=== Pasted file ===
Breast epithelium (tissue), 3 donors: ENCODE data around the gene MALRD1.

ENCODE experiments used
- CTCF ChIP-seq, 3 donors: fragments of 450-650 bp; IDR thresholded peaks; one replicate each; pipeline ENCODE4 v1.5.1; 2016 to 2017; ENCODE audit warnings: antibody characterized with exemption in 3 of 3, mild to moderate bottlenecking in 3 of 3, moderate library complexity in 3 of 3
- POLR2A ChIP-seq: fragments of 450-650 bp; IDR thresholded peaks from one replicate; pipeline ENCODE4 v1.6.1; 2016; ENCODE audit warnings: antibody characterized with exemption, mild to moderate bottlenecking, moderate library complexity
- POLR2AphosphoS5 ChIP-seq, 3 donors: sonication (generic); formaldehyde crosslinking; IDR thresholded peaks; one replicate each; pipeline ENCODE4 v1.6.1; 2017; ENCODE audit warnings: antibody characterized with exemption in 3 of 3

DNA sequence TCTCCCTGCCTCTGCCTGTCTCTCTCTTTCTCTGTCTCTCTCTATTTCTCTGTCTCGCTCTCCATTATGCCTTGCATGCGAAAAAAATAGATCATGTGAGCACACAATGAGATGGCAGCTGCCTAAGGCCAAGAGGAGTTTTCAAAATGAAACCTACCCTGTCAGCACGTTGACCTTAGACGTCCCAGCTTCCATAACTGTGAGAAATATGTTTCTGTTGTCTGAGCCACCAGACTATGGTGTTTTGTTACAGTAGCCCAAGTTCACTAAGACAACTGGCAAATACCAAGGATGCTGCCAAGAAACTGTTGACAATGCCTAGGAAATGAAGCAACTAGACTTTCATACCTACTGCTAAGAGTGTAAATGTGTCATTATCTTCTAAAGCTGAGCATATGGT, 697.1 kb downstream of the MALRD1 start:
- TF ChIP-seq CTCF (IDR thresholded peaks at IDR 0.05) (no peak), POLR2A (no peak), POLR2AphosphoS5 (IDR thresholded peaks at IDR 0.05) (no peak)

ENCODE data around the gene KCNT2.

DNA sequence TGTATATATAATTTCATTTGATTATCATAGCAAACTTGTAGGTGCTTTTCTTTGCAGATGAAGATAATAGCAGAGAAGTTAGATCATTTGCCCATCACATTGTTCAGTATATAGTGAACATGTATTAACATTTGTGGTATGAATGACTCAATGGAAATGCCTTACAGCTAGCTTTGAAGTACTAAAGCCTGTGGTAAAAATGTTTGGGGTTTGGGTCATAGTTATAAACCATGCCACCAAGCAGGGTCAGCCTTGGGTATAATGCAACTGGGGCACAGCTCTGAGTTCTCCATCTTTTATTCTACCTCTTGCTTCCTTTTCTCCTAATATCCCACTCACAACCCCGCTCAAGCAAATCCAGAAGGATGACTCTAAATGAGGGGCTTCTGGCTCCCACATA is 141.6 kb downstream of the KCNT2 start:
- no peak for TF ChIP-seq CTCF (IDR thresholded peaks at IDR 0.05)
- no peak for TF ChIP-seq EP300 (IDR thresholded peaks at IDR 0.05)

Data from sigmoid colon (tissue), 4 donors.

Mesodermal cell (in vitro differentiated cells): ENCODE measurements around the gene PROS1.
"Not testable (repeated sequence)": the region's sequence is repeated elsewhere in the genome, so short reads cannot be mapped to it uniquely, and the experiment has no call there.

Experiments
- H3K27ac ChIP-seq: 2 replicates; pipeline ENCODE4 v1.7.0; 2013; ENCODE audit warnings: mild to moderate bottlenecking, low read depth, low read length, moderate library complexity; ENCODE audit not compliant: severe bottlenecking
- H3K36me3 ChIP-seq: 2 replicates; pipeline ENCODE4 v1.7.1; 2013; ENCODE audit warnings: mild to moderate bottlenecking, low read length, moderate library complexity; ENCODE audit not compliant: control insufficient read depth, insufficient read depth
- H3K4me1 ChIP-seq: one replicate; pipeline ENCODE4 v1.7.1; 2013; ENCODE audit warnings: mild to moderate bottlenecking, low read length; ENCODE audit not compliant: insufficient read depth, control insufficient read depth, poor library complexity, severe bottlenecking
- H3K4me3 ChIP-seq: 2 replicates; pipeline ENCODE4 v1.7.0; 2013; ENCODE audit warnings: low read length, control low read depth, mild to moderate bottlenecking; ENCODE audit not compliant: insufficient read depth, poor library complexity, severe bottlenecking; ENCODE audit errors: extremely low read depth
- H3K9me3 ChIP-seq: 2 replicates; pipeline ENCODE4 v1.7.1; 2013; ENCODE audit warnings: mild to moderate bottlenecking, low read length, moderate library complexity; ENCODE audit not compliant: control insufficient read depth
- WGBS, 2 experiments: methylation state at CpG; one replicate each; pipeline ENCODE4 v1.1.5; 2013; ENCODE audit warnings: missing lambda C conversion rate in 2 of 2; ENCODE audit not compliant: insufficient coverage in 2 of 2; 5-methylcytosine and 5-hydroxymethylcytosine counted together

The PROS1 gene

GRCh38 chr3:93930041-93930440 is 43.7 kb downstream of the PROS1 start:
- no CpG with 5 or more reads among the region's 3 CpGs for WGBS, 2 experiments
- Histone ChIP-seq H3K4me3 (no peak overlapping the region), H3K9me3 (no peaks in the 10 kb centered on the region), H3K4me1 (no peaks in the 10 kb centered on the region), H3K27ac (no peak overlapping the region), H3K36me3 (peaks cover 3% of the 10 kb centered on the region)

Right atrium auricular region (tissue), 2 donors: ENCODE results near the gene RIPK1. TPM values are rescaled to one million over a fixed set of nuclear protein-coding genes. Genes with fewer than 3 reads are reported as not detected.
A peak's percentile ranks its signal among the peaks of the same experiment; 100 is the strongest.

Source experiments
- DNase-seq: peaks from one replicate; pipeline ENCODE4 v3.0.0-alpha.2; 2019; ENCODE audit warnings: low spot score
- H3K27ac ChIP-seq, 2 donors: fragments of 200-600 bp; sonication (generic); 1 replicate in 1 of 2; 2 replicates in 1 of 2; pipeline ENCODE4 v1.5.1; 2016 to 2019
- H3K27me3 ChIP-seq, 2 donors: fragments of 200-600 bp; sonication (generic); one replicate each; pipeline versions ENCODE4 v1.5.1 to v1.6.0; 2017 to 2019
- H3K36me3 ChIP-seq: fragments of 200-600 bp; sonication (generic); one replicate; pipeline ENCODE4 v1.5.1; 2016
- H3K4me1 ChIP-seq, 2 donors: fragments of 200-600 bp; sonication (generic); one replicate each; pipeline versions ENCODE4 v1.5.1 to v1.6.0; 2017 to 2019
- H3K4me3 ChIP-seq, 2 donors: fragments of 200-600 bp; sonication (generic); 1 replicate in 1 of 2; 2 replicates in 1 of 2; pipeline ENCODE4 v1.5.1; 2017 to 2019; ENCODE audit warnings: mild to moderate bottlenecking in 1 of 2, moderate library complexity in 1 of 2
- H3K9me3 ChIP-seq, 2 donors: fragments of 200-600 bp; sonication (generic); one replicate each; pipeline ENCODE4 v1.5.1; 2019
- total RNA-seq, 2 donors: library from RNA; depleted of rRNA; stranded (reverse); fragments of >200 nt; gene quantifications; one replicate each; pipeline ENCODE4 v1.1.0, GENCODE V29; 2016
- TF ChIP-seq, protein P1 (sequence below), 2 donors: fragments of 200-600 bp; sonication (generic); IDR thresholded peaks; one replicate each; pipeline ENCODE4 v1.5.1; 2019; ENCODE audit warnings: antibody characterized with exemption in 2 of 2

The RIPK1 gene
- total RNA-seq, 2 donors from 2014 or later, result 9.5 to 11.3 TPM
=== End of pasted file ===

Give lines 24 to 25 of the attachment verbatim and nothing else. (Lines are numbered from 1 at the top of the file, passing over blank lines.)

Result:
- no CpG with 5 or more reads among the region's 3 CpGs for WGBS, 2 experiments
- Histone ChIP-seq H3K4me3 (no peak overlapping the region), H3K9me3 (no peaks in the 10 kb centered on the region), H3K4me1 (no peaks in the 10 kb centered on the region), H3K27ac (no peak overlapping the region), H3K36me3 (peaks cover 3% of the 10 kb centered on the region)